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Journal of PHYSIOLOGICAL ANTHROPOLOGY
Vol. 26 (2007) No. 2 P 69-73

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http://doi.org/10.2114/jpa2.26.69

ORIGINALS

Visual display terminals (VDT) are standard equipment for many office workers. Their use, however, may increase the risk of developing adverse conditions related to vision, the musculoskeletal system, and mental health. We carried out a survey among 3070 workers aged 18 to 67 years (mean, 39.9 years) at a prefectural administrative office, in which 76% of subjects were visual display terminal (VDT) users. We examined the relationship between duration of daily VDT use and eyestrain, neck or upper extremity pain, back pain, and mental health, and estimated the effect of breaks and rest during VDT work on these symptoms. The 12-item General Health Questionnaire (GHQ-12: total scores ranged from 0 to 12) was used to identify potential poor mental health status, and subjects with 4 or more were considered to have symptoms of psychological distress. Seventeen percent of subjects reported eyestrain, 19.1% reported upper extremity pain, 11.6% reported back pain, and 17% of subjects had GHQ-12 scores of 4 or higher. Logistic regression analysis showed that duration of daily VDT use and lack of breaks and rest during VDT work were significantly associated with eyestrain, neck or upper extremity pain, back pain, and psychological distress. In order to protect users from the adverse effects associated with VDT work, reducing daily VDT exposure, taking breaks, and rest during VDT work are important.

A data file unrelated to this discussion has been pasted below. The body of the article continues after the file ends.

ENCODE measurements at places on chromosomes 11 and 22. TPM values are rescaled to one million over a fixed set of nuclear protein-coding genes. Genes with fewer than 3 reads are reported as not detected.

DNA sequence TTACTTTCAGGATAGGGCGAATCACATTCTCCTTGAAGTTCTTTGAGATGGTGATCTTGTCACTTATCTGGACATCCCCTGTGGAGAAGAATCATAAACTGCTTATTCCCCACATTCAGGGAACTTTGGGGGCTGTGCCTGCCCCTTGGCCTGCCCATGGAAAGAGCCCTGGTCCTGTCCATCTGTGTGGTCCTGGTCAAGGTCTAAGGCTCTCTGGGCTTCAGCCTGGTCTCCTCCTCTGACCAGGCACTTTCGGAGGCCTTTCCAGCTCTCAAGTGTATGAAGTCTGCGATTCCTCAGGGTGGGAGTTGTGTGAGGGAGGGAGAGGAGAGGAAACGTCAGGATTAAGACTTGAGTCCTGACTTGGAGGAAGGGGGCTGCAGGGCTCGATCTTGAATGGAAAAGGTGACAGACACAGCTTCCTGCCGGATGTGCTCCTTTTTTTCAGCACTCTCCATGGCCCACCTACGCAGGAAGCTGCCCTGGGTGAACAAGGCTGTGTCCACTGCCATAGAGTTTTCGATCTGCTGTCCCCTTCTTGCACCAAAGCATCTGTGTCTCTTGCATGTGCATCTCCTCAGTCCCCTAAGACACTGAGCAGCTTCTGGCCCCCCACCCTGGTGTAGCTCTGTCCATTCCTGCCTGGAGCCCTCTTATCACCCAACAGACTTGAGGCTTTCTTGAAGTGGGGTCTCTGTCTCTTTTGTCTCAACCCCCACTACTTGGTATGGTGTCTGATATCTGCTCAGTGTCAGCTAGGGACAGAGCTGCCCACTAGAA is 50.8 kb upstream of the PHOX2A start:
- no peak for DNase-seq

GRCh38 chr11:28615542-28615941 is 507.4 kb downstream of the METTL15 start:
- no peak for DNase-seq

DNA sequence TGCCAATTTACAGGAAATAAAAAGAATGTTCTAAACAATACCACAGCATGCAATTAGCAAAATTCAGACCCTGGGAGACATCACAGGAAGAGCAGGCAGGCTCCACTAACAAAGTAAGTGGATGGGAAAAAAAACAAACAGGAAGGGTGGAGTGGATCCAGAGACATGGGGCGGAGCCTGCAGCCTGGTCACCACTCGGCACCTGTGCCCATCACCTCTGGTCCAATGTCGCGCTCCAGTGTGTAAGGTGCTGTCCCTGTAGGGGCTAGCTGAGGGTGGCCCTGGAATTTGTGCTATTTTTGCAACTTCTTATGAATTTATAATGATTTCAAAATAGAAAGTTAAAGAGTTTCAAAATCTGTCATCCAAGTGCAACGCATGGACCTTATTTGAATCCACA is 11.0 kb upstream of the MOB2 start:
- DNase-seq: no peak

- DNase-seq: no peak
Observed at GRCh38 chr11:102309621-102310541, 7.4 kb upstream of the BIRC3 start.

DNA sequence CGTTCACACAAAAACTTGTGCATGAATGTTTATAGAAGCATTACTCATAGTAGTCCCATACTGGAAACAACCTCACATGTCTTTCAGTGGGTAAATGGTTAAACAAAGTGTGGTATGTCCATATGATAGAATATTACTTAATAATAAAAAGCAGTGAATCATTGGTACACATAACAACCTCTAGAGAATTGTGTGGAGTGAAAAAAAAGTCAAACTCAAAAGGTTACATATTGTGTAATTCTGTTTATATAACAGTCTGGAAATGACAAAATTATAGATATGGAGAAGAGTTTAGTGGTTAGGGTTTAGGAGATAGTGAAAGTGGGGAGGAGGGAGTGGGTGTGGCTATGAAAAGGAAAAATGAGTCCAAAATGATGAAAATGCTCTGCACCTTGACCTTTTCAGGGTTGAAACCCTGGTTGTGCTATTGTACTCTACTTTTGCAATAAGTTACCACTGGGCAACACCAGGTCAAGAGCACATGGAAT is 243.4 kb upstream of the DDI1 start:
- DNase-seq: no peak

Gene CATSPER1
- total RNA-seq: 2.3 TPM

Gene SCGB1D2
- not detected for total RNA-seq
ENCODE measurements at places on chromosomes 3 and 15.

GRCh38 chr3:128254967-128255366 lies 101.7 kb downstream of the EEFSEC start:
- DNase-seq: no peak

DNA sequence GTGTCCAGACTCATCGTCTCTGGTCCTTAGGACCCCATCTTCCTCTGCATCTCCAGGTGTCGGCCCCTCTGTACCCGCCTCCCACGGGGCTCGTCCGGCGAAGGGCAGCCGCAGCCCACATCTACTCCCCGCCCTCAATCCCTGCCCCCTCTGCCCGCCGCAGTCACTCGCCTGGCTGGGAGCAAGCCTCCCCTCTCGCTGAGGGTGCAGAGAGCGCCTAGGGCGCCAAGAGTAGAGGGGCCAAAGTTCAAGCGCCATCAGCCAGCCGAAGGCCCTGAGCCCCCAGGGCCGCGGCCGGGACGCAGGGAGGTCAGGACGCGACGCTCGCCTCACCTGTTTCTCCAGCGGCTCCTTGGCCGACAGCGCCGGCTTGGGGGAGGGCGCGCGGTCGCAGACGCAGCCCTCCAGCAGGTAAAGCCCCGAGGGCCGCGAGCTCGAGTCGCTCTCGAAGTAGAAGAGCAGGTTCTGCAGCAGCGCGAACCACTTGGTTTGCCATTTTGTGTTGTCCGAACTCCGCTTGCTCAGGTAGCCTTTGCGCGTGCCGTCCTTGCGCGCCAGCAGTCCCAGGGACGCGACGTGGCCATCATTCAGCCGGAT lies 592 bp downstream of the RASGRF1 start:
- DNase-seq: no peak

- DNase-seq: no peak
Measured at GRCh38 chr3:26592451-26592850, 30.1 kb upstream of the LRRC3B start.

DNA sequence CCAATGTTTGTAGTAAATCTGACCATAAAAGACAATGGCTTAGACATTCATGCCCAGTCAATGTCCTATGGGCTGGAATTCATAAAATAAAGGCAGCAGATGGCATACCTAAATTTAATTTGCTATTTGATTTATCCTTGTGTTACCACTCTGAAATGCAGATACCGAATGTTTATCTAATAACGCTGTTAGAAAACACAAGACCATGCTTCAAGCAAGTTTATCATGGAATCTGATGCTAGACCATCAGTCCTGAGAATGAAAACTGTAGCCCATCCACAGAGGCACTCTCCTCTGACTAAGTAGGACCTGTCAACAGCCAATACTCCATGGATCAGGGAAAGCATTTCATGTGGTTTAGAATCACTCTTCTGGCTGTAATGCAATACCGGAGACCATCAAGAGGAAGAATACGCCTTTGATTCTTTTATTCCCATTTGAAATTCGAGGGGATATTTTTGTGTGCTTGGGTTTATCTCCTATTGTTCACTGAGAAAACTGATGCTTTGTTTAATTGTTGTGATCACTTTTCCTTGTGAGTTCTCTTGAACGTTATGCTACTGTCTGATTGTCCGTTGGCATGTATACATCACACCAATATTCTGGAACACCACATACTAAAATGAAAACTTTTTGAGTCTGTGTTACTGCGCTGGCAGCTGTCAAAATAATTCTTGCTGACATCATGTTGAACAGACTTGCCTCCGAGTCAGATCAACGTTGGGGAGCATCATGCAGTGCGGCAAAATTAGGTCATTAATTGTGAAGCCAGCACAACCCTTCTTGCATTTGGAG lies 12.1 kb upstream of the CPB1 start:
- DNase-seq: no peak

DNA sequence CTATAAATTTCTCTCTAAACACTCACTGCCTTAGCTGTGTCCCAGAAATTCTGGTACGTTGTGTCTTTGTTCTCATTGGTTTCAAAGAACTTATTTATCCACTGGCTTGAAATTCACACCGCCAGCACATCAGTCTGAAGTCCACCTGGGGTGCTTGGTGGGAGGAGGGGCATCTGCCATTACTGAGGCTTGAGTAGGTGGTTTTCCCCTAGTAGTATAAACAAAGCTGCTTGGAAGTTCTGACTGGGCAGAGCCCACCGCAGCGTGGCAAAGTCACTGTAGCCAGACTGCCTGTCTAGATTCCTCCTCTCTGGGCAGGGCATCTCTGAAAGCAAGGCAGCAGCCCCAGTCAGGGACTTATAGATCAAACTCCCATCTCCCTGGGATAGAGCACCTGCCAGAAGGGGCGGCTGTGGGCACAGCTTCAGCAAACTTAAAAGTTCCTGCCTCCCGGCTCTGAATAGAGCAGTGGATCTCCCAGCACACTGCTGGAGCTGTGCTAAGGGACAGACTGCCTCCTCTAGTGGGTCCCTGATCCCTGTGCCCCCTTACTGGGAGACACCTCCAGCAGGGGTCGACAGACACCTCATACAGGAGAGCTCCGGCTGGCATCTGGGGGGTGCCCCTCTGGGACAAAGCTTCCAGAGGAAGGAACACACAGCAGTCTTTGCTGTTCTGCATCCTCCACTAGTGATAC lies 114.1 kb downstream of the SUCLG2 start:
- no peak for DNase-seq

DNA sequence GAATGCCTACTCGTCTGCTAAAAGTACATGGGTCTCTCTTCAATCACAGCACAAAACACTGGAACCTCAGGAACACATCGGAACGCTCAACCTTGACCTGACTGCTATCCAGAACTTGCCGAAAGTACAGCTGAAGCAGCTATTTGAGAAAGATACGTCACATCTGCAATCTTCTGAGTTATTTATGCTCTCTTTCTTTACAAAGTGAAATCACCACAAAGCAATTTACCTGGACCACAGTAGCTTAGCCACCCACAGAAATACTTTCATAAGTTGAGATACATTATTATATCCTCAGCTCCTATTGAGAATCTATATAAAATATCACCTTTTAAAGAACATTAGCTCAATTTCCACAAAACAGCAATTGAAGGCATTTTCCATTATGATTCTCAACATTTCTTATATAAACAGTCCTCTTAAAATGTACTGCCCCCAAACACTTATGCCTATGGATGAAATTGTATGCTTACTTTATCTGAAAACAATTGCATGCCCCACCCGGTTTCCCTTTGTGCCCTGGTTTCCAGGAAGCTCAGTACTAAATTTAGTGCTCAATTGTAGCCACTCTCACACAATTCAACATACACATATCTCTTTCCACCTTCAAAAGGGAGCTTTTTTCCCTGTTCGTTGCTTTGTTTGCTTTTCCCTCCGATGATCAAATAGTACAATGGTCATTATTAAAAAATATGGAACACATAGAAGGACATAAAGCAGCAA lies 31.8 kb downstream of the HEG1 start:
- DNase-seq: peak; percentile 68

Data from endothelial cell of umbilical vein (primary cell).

Copyright © 2007 Japan Society of Physiological Anthropology

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